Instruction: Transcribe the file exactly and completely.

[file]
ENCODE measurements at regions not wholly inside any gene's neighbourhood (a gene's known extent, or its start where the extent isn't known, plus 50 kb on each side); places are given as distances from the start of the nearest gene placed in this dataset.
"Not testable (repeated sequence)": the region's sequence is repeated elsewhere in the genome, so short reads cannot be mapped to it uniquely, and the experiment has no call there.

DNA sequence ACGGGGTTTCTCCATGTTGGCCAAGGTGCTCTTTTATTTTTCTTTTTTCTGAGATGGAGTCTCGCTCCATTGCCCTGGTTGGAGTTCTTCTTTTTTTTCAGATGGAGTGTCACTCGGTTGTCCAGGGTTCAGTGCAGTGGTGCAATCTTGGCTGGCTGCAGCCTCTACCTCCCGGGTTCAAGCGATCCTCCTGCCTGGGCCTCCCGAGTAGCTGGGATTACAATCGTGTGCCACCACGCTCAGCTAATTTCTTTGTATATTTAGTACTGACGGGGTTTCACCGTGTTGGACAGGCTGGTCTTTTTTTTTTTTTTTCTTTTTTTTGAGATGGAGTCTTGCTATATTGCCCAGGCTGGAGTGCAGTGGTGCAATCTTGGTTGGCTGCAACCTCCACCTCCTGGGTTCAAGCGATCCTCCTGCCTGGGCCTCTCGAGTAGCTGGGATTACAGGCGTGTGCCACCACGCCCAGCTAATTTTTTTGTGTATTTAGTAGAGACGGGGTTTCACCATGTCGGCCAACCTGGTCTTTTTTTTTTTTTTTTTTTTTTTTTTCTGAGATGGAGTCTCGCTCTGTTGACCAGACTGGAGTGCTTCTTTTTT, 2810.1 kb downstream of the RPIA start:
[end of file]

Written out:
ENCODE measurements at regions not wholly inside any gene's neighbourhood (a gene's known extent, or its start where the extent isn't known, plus 50 kb on each side); places are given as distances from the start of the nearest gene placed in this dataset.
"Not testable (repeated sequence)": the region's sequence is repeated elsewhere in the genome, so short reads cannot be mapped to it uniquely, and the experiment has no call there.

DNA sequence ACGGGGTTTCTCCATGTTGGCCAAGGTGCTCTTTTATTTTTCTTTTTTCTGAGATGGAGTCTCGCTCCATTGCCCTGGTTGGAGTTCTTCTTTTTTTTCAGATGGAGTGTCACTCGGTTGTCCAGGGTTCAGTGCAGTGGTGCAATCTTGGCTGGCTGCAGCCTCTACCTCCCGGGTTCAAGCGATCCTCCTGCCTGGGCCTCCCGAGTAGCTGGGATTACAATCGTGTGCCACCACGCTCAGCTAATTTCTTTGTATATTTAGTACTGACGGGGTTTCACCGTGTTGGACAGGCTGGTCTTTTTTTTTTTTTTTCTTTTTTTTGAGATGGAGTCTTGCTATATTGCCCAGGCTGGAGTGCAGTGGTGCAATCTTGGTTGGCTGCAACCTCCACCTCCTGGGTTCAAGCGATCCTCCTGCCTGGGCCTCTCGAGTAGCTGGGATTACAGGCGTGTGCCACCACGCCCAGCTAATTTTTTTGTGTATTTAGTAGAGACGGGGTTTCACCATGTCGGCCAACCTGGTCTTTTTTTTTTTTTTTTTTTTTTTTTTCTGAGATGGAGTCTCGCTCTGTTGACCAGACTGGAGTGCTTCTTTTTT, 2810.1 kb downstream of the RPIA start: